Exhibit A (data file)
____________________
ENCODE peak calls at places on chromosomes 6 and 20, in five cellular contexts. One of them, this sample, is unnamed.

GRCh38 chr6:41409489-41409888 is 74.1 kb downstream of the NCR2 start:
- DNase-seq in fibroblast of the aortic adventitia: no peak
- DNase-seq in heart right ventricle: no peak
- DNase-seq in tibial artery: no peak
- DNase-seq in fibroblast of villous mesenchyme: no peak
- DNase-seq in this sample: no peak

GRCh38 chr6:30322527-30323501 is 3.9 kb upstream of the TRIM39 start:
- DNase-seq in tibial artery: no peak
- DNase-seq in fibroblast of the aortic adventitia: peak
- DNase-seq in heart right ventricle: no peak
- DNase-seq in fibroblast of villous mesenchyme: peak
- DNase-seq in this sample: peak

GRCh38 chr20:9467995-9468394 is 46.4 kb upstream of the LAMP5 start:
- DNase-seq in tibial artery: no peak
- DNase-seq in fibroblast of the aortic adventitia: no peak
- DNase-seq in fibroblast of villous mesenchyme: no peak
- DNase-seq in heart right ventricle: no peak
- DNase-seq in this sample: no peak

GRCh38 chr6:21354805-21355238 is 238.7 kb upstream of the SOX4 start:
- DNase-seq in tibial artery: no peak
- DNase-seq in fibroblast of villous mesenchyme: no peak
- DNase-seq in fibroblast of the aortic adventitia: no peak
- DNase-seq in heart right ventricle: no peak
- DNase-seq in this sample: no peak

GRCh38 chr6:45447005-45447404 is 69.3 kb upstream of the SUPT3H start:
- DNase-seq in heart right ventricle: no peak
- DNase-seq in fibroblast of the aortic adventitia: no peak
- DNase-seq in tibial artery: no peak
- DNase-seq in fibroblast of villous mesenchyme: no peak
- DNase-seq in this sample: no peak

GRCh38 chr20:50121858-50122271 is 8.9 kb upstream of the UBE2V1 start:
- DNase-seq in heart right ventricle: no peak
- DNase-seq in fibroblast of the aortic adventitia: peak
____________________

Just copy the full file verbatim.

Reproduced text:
ENCODE peak calls at places on chromosomes 6 and 20, in five cellular contexts. One of them, this sample, is unnamed.

GRCh38 chr6:41409489-41409888 is 74.1 kb downstream of the NCR2 start:
- DNase-seq in fibroblast of the aortic adventitia: no peak
- DNase-seq in heart right ventricle: no peak
- DNase-seq in tibial artery: no peak
- DNase-seq in fibroblast of villous mesenchyme: no peak
- DNase-seq in this sample: no peak

GRCh38 chr6:30322527-30323501 is 3.9 kb upstream of the TRIM39 start:
- DNase-seq in tibial artery: no peak
- DNase-seq in fibroblast of the aortic adventitia: peak
- DNase-seq in heart right ventricle: no peak
- DNase-seq in fibroblast of villous mesenchyme: peak
- DNase-seq in this sample: peak

GRCh38 chr20:9467995-9468394 is 46.4 kb upstream of the LAMP5 start:
- DNase-seq in tibial artery: no peak
- DNase-seq in fibroblast of the aortic adventitia: no peak
- DNase-seq in fibroblast of villous mesenchyme: no peak
- DNase-seq in heart right ventricle: no peak
- DNase-seq in this sample: no peak

GRCh38 chr6:21354805-21355238 is 238.7 kb upstream of the SOX4 start:
- DNase-seq in tibial artery: no peak
- DNase-seq in fibroblast of villous mesenchyme: no peak
- DNase-seq in fibroblast of the aortic adventitia: no peak
- DNase-seq in heart right ventricle: no peak
- DNase-seq in this sample: no peak

GRCh38 chr6:45447005-45447404 is 69.3 kb upstream of the SUPT3H start:
- DNase-seq in heart right ventricle: no peak
- DNase-seq in fibroblast of the aortic adventitia: no peak
- DNase-seq in tibial artery: no peak
- DNase-seq in fibroblast of villous mesenchyme: no peak
- DNase-seq in this sample: no peak

GRCh38 chr20:50121858-50122271 is 8.9 kb upstream of the UBE2V1 start:
- DNase-seq in heart right ventricle: no peak
- DNase-seq in fibroblast of the aortic adventitia: peak